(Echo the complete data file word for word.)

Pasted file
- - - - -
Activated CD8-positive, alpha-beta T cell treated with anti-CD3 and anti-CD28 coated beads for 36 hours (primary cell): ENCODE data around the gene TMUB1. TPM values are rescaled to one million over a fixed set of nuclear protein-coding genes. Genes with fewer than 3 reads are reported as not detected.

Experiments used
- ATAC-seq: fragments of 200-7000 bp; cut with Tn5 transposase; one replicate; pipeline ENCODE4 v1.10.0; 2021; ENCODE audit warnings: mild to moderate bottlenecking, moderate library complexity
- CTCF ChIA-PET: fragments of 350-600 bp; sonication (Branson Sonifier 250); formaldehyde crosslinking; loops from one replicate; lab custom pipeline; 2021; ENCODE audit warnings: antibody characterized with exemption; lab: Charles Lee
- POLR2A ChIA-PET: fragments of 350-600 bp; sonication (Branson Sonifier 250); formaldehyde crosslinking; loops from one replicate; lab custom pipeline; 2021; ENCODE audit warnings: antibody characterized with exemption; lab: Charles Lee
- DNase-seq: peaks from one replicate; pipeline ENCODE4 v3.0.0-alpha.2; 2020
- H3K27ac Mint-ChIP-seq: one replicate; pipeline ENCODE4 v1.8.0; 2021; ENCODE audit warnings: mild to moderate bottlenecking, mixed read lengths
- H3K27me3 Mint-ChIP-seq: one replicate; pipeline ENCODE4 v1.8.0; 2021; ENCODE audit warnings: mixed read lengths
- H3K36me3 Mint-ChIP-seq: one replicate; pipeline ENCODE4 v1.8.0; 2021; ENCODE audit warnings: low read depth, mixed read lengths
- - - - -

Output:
Activated CD8-positive, alpha-beta T cell treated with anti-CD3 and anti-CD28 coated beads for 36 hours (primary cell): ENCODE data around the gene TMUB1. TPM values are rescaled to one million over a fixed set of nuclear protein-coding genes. Genes with fewer than 3 reads are reported as not detected.

Experiments used
- ATAC-seq: fragments of 200-7000 bp; cut with Tn5 transposase; one replicate; pipeline ENCODE4 v1.10.0; 2021; ENCODE audit warnings: mild to moderate bottlenecking, moderate library complexity
- CTCF ChIA-PET: fragments of 350-600 bp; sonication (Branson Sonifier 250); formaldehyde crosslinking; loops from one replicate; lab custom pipeline; 2021; ENCODE audit warnings: antibody characterized with exemption; lab: Charles Lee
- POLR2A ChIA-PET: fragments of 350-600 bp; sonication (Branson Sonifier 250); formaldehyde crosslinking; loops from one replicate; lab custom pipeline; 2021; ENCODE audit warnings: antibody characterized with exemption; lab: Charles Lee
- DNase-seq: peaks from one replicate; pipeline ENCODE4 v3.0.0-alpha.2; 2020
- H3K27ac Mint-ChIP-seq: one replicate; pipeline ENCODE4 v1.8.0; 2021; ENCODE audit warnings: mild to moderate bottlenecking, mixed read lengths
- H3K27me3 Mint-ChIP-seq: one replicate; pipeline ENCODE4 v1.8.0; 2021; ENCODE audit warnings: mixed read lengths
- H3K36me3 Mint-ChIP-seq: one replicate; pipeline ENCODE4 v1.8.0; 2021; ENCODE audit warnings: low read depth, mixed read lengths